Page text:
Although the great diversity of outcome measures between studies restrict a detailed comparison of our results with those of previous investigations, the effects of both the competitive and non-competitive interventions on attention deficits agree with the existing reports. First, the observed decrease in the reaction time, assessed by Conners' Continuous Performance Test, indicated an improved response time to stimuli, which is commonly slowed after stroke (Alonso-Prieto et al., 2002). Similar results were reported for the training effects in previous studies, which were measured using the Test of Attentional Performance (Röhring et al., 2004) and the Vienna Test System (Sturm and Willmes, 1991). Second, the results of the d2 Test of Attention, which is commonly used to assess selective and sustained attention, were also supported by previous findings using this test (Sturm and Willmes, 1991; Röhring et al., 2004). Third, the improvements in the Color Trail Test, a language-free version of the Trail Making Test, are consistent with the effects of earlier cognitive interventions designed to improve sustained and divided attention, which were measured using the latter test (Barker-Collo et al., 2009; Winkens et al., 2009; Yoo et al., 2015; Faria et al., 2016). Finally, the enhancements in selective attention and working memory observed following our intervention are supported by the results of previous interventions, which showed improvements in cognitive functioning based on both the Digit Span and Spatial Span (Yoo et al., 2015; das Nair et al., 2016). All of these results support the reliability of intensive, specific programs for improving cognitive impairment after stroke, including, but not limited, to attention deficits. However, improvements in attention could be especially relevant, as improved attention could facilitate the rehabilitation of other cognitive skills and maximize functional recovery (Hyndman et al., 2008). The absence of more detailed neuropathological information of the brain lesions prevented further investigation of the effects of location of stroke-related brain lesions on the effectiveness of the interventions.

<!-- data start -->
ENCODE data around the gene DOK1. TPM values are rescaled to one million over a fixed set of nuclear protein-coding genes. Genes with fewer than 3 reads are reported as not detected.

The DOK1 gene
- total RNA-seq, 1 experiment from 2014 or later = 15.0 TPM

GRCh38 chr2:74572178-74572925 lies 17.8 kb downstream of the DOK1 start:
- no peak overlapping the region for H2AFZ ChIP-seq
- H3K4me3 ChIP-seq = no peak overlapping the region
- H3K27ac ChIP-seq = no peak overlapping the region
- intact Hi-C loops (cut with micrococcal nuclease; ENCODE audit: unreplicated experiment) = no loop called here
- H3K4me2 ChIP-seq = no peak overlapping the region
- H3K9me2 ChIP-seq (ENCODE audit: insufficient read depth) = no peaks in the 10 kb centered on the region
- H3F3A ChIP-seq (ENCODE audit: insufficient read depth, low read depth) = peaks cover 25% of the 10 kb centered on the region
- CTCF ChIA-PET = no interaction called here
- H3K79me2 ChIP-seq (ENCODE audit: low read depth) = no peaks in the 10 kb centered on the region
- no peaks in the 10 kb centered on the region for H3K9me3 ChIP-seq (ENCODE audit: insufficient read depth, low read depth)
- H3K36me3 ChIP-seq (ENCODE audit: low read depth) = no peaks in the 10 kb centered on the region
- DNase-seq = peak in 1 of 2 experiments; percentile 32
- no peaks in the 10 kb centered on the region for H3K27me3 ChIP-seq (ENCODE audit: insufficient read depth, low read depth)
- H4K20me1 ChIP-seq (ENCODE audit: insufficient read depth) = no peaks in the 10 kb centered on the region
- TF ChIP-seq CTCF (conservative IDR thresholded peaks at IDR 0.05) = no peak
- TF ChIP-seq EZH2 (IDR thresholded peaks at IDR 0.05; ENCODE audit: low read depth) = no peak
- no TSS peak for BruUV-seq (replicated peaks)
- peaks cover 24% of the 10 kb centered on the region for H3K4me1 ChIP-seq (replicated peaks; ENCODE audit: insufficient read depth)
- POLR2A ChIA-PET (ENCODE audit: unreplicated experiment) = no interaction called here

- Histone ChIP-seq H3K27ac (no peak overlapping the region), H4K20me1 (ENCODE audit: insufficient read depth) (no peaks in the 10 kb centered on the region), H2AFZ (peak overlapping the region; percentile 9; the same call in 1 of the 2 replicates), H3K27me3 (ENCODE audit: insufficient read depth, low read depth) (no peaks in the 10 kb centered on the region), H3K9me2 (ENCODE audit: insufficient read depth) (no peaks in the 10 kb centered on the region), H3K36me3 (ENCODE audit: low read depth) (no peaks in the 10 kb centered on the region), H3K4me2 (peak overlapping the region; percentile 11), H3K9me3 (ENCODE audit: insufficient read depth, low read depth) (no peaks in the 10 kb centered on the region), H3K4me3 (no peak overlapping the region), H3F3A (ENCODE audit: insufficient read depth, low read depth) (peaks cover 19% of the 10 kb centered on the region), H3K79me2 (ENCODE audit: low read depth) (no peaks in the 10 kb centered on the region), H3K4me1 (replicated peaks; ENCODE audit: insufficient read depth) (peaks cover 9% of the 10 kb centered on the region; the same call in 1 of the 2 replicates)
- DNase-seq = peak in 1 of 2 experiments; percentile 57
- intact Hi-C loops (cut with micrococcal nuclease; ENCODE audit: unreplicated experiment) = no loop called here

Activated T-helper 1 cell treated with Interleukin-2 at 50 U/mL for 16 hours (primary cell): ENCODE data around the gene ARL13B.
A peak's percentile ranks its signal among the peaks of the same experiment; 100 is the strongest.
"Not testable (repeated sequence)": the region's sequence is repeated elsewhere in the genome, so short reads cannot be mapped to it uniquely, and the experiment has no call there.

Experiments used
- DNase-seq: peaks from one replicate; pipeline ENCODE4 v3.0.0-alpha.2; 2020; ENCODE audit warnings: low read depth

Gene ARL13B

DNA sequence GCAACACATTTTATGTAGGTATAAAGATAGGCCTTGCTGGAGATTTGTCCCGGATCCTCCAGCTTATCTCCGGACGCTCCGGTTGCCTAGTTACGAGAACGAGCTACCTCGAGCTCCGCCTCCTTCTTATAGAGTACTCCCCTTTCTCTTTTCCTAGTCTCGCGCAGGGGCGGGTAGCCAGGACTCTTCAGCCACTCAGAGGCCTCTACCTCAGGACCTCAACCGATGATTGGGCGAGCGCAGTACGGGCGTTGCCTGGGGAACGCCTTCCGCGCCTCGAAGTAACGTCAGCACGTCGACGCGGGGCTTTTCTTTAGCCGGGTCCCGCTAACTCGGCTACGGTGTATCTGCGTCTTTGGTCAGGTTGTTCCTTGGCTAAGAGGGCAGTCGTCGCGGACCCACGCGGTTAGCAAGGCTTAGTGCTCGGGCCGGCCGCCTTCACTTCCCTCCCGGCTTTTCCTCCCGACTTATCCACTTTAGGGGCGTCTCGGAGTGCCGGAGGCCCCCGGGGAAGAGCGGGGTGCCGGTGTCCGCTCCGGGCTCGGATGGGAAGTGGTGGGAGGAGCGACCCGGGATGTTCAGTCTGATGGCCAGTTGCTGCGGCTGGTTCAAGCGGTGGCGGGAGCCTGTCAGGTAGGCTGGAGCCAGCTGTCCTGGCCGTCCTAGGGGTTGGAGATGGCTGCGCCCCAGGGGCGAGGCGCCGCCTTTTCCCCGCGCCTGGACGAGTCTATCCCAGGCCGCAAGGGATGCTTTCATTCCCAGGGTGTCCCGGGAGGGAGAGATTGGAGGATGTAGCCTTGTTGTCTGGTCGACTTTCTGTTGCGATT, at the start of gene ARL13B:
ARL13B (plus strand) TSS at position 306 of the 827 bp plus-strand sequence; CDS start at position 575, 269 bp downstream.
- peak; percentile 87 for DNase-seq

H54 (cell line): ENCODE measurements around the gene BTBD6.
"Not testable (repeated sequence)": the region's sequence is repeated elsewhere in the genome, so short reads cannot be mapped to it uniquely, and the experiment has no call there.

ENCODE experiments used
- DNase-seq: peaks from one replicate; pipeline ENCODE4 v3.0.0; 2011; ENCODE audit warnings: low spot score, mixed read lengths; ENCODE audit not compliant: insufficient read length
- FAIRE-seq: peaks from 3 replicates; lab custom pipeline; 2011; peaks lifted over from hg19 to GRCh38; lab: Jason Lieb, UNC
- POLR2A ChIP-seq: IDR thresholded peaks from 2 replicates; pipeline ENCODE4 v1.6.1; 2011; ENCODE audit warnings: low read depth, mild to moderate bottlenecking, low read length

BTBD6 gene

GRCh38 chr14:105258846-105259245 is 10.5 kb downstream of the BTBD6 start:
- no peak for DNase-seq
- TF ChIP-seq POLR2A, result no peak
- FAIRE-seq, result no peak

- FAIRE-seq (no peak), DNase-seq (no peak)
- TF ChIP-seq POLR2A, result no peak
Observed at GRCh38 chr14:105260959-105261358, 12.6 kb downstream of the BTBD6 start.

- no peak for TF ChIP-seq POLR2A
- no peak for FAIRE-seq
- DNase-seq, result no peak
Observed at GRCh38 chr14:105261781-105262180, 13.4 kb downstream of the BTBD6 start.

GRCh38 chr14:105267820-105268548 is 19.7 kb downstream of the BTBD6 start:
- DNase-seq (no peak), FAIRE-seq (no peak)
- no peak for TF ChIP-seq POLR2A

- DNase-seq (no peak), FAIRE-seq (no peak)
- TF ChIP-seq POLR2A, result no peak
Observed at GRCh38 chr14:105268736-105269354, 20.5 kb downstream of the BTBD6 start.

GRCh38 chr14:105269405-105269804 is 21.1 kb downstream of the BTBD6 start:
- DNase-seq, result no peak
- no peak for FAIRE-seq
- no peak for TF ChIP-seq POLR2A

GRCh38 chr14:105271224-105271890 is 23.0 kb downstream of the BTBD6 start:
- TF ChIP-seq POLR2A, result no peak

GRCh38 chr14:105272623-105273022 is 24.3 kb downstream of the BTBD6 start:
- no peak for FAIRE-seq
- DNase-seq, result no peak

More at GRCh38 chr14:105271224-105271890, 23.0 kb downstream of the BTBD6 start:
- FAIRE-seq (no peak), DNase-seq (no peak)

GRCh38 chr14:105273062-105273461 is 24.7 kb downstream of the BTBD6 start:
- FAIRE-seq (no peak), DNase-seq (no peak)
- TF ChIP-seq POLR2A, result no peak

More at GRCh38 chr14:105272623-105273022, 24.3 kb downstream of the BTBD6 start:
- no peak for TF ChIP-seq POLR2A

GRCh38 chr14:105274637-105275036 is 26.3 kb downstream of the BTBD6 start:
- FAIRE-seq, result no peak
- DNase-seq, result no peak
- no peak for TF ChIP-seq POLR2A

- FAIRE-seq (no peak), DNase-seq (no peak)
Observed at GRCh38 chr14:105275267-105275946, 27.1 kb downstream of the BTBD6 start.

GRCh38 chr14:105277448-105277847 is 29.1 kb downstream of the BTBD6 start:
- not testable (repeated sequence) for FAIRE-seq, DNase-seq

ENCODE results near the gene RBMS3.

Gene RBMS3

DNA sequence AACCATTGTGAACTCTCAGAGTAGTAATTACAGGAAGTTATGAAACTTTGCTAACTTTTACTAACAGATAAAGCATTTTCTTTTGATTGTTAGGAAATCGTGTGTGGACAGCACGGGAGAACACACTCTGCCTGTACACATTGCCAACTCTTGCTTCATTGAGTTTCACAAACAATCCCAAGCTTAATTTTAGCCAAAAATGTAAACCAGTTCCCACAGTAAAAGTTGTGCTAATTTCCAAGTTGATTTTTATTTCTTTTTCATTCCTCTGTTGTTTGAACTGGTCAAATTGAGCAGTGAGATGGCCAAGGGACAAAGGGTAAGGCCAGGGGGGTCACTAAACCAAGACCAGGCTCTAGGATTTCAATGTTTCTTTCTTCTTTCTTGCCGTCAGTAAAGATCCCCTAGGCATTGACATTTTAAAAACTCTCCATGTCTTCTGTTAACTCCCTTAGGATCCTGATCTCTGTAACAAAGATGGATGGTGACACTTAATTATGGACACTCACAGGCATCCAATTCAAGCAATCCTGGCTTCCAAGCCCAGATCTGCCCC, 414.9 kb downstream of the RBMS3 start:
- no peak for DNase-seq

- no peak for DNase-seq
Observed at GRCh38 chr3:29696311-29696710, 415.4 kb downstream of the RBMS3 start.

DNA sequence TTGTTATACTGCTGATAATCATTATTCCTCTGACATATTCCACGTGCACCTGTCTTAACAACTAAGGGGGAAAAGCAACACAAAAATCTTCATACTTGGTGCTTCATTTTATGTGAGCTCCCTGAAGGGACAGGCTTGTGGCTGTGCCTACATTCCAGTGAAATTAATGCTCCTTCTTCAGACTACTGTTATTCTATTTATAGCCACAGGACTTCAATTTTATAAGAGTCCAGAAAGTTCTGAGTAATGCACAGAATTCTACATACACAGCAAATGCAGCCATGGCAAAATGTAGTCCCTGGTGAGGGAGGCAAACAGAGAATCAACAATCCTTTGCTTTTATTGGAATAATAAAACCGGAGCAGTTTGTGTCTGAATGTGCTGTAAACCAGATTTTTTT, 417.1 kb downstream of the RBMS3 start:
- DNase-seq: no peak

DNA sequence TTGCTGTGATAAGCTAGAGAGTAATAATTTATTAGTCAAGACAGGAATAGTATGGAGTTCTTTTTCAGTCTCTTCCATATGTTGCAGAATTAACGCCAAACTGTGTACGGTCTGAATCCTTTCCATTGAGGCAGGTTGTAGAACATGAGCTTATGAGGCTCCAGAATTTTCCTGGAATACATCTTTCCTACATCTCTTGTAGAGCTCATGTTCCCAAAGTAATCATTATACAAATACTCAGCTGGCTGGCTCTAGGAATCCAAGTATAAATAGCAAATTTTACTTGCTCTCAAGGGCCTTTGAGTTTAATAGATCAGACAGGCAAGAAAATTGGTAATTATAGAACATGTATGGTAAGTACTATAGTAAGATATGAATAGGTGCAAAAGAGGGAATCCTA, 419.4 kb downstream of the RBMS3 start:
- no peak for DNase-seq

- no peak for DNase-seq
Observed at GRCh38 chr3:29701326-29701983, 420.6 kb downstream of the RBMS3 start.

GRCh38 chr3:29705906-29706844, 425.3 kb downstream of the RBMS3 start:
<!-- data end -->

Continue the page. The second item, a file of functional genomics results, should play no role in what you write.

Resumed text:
The greater improvements demonstrated by participants in the competitive group, in almost all attentional domains, could be explained by the increased effort of participants compared with those in the non-competitive group, which could potentially be promoted by the anxiety-inducing factors derived from competition, such as social evaluation (Cooke et al., 2013). The increased benefits of competition observed in this study are in line with previous reports on motor function (Baur et al., 2018; Mandehgary Najafabadi et al., 2019), physical effort, and intensity (Le Bouc and Pessiglione, 2013; Goršič et al., 2017). The increased effects of competition could be detected in almost all time-dependent measures. Improvements in the response time and the processing speed, demonstrated by a decrease in the Reaction Time, assessed by the Conners' Continuous Performance Test, could positively contribute to a reduction in the time necessary to perform other tests, such as the Color Trail Test, or to the improved processing of multiple stimuli during a given time, as in the d2 Test of Attention. In line with this, improvements in the speed of performance have previously been reported after a specific intervention designed to improve attention compared with usual care (Winkens et al., 2009). Competitive strategies that challenge processing speed could be especially interesting to improve this ability, which has been shown to be pronouncedly impaired after stroke (Rasquin et al., 2004; Su et al., 2015), especially after right-sided lesions (Gerritsen et al., 2003).
The absence of differences between groups for the other measures of the Continuous Performance Test, other than Reaction Time, may demonstrate that competitive dynamics are not specifically beneficial for inhibition. However, among all other measures, only the Reaction Time of the Continuous Performance Test has been shown to have satisfactory test-retest reliability in individuals with chronic stroke (Chen et al., 2009). In addition, behavioral measures of response inhibition, such as stop-signal tasks or go/no-go tasks, which are assessed by the Continuous Performance Test, have a weak relationship with self-reported impulsivity (Sharma et al., 2014) and are likely to engage more than a single underlying process (Skippen et al., 2019).